Friday, June 14, 2019

String Quilts #2---Dated Examples

String star pieced over a newspaper dated 1899

String quilts aren't often dated or signed. I've got a small file of dated examples that can help pinpoint when the style began and how it evolved.

Silk quilt dated 1883
The earliest date-inscribed example of a string quilt that I have in my picture files.

Probably started as embroidered silk squares in 1883 and finished years later with string
blocks along the edge. Does it count as a dated string quilt?

Collection: International Quilt Study Center & Museum
Crazy quilt dated 1883-1884 with some blocks I'd call more
string than crazy.

1885 Made in Athol, Massachusetts
Massachusetts Project & the Quilt Index

A few of the blocks look like string piecing to me.
Also one of the earliest cotton crazy quilts I've seen.

Collection: International Quilt Study Center & Museum

Crazy quilt with some string-pieced blocks and some regular patchwork.

String Star dated 1886
Several of the diamonds are indisputably string pieced.

1889, Collection of the Rocky Mountain Quilt Museum

Now, this is a string quilt but it is interesting how the strings rotate
around a center in many of the blocks.
Detail of the quilt above

1893, Collection: International Quilt Study Center & Museum
Similar style but centers feature pictorial cretonne prints

1893, same year as above, a string-pieced star.

1894, covered with names, a fundraiser.

1897 by Felicia O Dessie Law
Noble Co. Ohio

I'd call it a Rocky Road to Kansas pattern.

1897 Mary Feldsend

See a post on Rocky Road to Kansas here:

 1898, Rocky Mountain Quilt Shop inventory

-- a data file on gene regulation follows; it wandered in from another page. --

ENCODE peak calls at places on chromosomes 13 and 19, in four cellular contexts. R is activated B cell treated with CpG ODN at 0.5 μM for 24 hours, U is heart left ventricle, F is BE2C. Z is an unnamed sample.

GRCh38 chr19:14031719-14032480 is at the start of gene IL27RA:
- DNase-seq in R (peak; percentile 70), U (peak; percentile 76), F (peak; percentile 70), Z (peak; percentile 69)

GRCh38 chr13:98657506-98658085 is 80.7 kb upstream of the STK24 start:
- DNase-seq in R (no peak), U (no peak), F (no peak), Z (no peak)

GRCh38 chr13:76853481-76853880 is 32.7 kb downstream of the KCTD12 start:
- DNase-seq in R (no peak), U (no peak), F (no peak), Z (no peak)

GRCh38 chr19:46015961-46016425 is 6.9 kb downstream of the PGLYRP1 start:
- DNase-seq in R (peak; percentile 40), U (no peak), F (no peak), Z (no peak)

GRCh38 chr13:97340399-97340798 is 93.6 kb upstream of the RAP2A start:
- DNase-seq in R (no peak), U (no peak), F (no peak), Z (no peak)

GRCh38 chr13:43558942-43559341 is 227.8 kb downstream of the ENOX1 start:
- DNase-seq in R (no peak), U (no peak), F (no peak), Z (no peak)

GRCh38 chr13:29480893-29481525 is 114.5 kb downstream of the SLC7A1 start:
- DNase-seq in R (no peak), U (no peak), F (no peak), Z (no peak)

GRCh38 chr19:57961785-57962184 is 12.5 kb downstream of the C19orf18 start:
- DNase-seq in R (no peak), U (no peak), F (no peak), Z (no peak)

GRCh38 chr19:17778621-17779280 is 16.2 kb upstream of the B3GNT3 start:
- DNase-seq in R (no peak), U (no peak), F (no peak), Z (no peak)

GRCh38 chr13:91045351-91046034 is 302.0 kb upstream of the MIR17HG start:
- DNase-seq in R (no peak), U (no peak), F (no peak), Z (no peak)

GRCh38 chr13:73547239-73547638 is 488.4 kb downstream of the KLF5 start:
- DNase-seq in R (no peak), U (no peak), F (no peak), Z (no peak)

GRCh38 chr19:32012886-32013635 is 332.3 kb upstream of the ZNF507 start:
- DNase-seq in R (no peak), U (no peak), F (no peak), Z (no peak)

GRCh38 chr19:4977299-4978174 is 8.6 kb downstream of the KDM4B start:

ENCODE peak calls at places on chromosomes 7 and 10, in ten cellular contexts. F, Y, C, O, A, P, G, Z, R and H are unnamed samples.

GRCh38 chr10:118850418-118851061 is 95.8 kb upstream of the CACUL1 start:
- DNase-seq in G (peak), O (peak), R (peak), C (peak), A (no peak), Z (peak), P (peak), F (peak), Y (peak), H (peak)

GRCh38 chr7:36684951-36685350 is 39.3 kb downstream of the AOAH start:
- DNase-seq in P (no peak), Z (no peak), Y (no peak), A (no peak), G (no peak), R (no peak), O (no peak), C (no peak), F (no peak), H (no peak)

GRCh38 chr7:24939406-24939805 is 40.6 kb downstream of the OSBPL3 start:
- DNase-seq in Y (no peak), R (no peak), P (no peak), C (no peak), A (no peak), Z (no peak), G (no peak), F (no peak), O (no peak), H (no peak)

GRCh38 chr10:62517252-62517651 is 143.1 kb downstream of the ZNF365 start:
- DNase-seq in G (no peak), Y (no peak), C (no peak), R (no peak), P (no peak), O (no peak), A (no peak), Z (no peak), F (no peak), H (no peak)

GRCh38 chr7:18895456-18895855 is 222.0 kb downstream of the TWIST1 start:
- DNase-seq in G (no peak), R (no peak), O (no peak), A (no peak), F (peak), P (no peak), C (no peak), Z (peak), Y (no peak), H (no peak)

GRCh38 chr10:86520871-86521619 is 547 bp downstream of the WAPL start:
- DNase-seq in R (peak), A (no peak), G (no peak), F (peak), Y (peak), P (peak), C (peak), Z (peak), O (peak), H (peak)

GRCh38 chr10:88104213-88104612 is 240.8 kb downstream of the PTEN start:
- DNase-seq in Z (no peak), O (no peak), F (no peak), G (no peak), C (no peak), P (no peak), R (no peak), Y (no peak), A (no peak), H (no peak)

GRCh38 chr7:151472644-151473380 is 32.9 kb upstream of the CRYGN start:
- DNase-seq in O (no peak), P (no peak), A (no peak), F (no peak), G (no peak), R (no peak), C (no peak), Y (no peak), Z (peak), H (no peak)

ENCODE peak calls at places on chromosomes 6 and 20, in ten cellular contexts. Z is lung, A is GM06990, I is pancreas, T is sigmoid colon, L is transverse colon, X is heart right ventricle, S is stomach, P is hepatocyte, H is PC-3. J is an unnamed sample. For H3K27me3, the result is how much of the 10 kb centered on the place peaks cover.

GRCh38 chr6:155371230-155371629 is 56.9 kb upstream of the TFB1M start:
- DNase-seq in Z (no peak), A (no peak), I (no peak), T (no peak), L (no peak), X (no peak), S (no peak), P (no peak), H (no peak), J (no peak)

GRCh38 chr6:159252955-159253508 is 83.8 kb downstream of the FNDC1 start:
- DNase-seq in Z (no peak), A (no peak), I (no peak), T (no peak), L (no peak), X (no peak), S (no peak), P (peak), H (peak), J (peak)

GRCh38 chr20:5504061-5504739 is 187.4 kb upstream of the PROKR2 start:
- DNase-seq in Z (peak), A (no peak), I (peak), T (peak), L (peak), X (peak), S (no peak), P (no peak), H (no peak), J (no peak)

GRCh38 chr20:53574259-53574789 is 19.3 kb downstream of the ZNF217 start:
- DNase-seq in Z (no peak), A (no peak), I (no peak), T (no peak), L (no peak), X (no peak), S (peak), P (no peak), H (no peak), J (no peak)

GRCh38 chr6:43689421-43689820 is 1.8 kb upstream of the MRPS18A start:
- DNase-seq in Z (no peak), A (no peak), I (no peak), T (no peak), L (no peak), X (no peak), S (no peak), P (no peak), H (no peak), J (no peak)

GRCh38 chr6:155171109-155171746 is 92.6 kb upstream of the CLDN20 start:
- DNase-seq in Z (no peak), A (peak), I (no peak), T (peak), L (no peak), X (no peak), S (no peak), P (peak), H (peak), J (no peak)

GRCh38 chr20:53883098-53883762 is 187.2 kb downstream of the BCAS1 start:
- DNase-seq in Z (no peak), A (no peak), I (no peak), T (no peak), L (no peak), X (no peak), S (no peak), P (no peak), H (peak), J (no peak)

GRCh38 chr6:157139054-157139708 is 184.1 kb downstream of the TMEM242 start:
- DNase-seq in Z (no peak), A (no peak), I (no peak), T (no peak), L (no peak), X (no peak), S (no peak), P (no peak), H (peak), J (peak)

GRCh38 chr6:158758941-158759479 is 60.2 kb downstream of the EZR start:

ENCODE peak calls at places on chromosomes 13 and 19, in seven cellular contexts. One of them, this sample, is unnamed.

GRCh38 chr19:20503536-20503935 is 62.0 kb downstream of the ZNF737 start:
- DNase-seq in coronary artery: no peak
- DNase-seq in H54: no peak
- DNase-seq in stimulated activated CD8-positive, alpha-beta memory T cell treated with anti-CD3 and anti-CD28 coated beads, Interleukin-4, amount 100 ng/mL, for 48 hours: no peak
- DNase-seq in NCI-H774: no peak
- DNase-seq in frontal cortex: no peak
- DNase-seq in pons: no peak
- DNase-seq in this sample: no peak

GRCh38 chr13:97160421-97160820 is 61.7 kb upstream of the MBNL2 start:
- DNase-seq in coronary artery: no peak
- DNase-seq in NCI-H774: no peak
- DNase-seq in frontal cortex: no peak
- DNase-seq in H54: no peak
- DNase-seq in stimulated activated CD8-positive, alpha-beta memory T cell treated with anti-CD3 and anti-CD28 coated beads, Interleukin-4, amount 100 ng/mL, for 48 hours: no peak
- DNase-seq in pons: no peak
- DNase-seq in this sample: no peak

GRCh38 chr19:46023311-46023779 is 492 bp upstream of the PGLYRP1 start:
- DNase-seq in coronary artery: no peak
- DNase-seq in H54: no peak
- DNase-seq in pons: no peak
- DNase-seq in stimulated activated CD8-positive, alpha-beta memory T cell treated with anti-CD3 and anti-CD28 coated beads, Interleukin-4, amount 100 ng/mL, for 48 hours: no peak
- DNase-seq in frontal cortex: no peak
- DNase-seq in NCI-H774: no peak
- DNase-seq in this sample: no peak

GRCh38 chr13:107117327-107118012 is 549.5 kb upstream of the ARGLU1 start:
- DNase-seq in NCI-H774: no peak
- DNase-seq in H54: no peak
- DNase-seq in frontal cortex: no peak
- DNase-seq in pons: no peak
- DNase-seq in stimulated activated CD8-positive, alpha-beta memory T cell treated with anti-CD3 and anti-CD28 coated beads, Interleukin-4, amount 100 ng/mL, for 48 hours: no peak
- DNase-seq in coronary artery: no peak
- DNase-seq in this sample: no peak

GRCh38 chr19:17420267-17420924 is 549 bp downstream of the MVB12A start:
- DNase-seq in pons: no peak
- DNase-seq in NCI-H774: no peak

1898, Laura Fisher's shop inventory---a sampler of string
quilt styles.

1905, maybe silks

1905 Clara Wigman

1906, structure is getting looser

Wool embroidery

1909, first one I've found in the blue and checks and stripes style.

Made by Isa Salmon, Partridge, Kans.
Collection of the Rocky Mountain Quilt Museum
Is it really a string quilt if the strips are cut to the
same size?
Rhetorical question. We each have our own opinion.

Another 1917 string star
of velvet with pom-poms.

1918, Julie Silber's Inventory

1925, Pat L. Nickols collection at the Mingei Museum


I'd have guessed 1910

1926 - a taste for pastels showing up.


1928---wools and combination fabrics

1932, for Alfred

It's kind of surprising how late some of these utilitarian examples are dated.
I'd have guessed ten or twenty years earlier.


1943, rather old-fashioned for 1943

1944, Deb Rowden's collection


The date-inscribed examples indicate the string quilt fashion paralleled the crazy quilt style,
beginning in the 1880s. Both are stitched to a foundation. String quilts, not so fancy, continued on
their own tangent and were probably most popular in the early 20th century. 


  1. What a batch of fun and stringy quilts!

  2. Hard to tell the difference between string and crazy on some. I love both.


  3. Love the Velvet and Pom-Pom's

  4. Nice article as well as whole site.Thanks.